Explicit Authentication Response Considered Harmful
Date: September 2013
Publication: Proceedings of the 2013 Workshop on New Security Paradigms Workshop, NSPW '13
Page(s): 77 - 86
Source 1: http://www.nspw.org/papers/2013/nspw2013-zhao.pdf
Source 2: http://users.encs.concordia.ca/~z_lianyi/uvauth-nspw13-post-proceedings.pdf
Source 3: http://dx.doi.org/10.1145/2535813.2535822 - Subscription or payment required
Abstract or Summary:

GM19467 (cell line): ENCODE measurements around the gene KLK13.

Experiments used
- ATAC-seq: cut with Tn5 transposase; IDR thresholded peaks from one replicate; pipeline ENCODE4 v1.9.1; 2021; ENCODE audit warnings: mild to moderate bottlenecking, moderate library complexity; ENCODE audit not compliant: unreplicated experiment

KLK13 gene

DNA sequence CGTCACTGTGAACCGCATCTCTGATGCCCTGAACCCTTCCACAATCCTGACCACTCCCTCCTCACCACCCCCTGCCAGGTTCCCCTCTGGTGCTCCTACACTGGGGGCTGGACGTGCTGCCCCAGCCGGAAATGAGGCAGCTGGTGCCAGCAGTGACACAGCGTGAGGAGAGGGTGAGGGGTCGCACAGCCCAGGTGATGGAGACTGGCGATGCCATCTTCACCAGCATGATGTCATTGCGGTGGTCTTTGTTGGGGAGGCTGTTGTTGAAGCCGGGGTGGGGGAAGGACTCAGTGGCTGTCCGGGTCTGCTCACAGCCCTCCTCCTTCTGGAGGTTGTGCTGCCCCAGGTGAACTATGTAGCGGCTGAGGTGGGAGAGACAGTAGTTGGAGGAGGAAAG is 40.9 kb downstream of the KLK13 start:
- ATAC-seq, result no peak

Automated online password guessing attacks are facilitated by the fact that most user authentication techniques provide a yes/no answer as the result of an authentication attempt. These attacks are somewhat restricted by Automated Turing Tests (ATTs, e.g., captcha challenges) that attempt to mandate human assistance. ATTs are not very difficult for legitimate users, but always pose an inconvenience. Several current ATT implementations are also found to be vulnerable to improved image processing algorithms. ATTs can be made more complex for automated software, but that is limited by the trade-off between user-friendliness and effectiveness of ATTs. As attackers gain control of large-scale botnets, relay the challenge to legitimate users at compromised websites, or even have ready access to cheap, sweat-shop human solvers for defeating ATTs, online guessing attacks are becoming a greater security risk. Using deception techniques (as in honeypots), we propose the user-verifiable authentication scheme (Uvauth) that tolerates, instead of detecting or counteracting, guessing attacks. Uvauth provides access to all authentication attempts; the correct password enables access to a legitimate session with valid user data, and all incorrect passwords lead to fake sessions. Legitimate users are expected to learn the authentication outcome implicitly from the presented user data, and are relieved from answering ATTs; the authentication result never leaves the server and thus remains (directly) inaccessible to attackers. In addition, we suggest using adapted distorted images and pre-registered images/text as a complement to convey an authentication response, especially for accounts that do not host much personal data.
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